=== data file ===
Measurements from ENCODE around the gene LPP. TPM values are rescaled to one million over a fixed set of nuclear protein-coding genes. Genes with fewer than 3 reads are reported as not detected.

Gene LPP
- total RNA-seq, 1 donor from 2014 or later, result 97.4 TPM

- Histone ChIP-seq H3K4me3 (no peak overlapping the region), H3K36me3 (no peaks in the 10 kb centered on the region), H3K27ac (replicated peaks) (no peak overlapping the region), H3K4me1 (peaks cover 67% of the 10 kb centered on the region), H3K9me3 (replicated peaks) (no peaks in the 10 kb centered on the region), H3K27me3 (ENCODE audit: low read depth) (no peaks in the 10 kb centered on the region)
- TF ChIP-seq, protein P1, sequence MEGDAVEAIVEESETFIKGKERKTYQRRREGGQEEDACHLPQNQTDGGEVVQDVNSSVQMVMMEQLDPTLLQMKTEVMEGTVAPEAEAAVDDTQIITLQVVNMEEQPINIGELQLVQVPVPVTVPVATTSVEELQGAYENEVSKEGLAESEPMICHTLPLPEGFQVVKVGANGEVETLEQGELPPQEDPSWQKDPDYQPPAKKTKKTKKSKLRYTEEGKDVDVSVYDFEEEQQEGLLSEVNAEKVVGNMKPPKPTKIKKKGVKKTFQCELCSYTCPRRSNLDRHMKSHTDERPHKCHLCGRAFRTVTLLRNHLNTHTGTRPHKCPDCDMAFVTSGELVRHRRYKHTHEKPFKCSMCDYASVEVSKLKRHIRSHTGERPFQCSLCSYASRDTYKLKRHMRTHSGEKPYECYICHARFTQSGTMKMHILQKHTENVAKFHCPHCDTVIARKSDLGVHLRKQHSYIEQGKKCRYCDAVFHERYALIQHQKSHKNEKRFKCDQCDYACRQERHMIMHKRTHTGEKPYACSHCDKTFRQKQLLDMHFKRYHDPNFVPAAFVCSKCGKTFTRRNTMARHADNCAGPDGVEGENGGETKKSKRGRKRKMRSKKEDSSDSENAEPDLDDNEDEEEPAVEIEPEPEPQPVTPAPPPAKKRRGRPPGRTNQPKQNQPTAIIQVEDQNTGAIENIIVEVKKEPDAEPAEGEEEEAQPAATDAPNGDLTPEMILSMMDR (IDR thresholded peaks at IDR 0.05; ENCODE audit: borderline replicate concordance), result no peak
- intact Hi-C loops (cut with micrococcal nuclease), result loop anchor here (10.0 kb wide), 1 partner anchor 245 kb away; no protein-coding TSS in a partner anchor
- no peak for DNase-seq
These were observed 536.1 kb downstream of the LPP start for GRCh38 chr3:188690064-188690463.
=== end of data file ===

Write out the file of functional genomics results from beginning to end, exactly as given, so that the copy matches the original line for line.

Measurements from ENCODE around the gene LPP. TPM values are rescaled to one million over a fixed set of nuclear protein-coding genes. Genes with fewer than 3 reads are reported as not detected.

Gene LPP
- total RNA-seq, 1 donor from 2014 or later, result 97.4 TPM

- Histone ChIP-seq H3K4me3 (no peak overlapping the region), H3K36me3 (no peaks in the 10 kb centered on the region), H3K27ac (replicated peaks) (no peak overlapping the region), H3K4me1 (peaks cover 67% of the 10 kb centered on the region), H3K9me3 (replicated peaks) (no peaks in the 10 kb centered on the region), H3K27me3 (ENCODE audit: low read depth) (no peaks in the 10 kb centered on the region)
- TF ChIP-seq, protein P1, sequence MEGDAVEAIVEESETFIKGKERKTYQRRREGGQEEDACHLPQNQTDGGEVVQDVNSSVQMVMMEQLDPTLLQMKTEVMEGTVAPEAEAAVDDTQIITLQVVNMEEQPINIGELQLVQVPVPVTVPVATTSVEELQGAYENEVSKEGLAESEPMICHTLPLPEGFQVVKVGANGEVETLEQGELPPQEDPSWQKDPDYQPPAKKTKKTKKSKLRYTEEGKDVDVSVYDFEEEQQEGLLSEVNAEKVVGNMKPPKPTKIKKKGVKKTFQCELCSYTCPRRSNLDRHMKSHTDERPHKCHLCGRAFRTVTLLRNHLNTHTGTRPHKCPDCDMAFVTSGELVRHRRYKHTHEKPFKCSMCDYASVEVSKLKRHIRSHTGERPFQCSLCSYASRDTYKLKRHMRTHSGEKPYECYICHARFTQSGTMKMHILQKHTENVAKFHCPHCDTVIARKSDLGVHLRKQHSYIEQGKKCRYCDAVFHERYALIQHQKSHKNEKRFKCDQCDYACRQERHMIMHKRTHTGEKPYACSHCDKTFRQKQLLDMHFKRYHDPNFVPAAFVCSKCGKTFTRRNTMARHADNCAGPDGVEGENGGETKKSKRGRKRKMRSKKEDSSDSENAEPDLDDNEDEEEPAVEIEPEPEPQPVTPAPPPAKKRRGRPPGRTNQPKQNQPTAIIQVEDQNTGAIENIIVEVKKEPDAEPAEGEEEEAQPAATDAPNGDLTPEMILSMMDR (IDR thresholded peaks at IDR 0.05; ENCODE audit: borderline replicate concordance), result no peak
- intact Hi-C loops (cut with micrococcal nuclease), result loop anchor here (10.0 kb wide), 1 partner anchor 245 kb away; no protein-coding TSS in a partner anchor
- no peak for DNase-seq
These were observed 536.1 kb downstream of the LPP start for GRCh38 chr3:188690064-188690463.